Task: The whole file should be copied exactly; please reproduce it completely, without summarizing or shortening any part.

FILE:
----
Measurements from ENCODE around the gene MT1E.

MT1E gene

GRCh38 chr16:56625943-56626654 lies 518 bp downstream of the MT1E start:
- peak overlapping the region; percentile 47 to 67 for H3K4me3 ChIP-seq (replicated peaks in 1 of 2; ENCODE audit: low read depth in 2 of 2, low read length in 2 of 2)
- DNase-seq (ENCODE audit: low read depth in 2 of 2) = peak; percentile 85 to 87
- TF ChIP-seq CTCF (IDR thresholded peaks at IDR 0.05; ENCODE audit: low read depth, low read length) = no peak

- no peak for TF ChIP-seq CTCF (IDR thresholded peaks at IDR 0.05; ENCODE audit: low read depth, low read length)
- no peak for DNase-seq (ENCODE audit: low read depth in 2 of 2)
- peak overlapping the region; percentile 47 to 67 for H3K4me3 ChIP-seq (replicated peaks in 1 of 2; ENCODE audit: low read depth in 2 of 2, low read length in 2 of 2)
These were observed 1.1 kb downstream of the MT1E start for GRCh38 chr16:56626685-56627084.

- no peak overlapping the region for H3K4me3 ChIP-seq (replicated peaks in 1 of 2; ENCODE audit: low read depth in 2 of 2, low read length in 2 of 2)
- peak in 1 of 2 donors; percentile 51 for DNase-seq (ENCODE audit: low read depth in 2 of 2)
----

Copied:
Measurements from ENCODE around the gene MT1E.

MT1E gene

GRCh38 chr16:56625943-56626654 lies 518 bp downstream of the MT1E start:
- peak overlapping the region; percentile 47 to 67 for H3K4me3 ChIP-seq (replicated peaks in 1 of 2; ENCODE audit: low read depth in 2 of 2, low read length in 2 of 2)
- DNase-seq (ENCODE audit: low read depth in 2 of 2) = peak; percentile 85 to 87
- TF ChIP-seq CTCF (IDR thresholded peaks at IDR 0.05; ENCODE audit: low read depth, low read length) = no peak

- no peak for TF ChIP-seq CTCF (IDR thresholded peaks at IDR 0.05; ENCODE audit: low read depth, low read length)
- no peak for DNase-seq (ENCODE audit: low read depth in 2 of 2)
- peak overlapping the region; percentile 47 to 67 for H3K4me3 ChIP-seq (replicated peaks in 1 of 2; ENCODE audit: low read depth in 2 of 2, low read length in 2 of 2)
These were observed 1.1 kb downstream of the MT1E start for GRCh38 chr16:56626685-56627084.

- no peak overlapping the region for H3K4me3 ChIP-seq (replicated peaks in 1 of 2; ENCODE audit: low read depth in 2 of 2, low read length in 2 of 2)
- peak in 1 of 2 donors; percentile 51 for DNase-seq (ENCODE audit: low read depth in 2 of 2)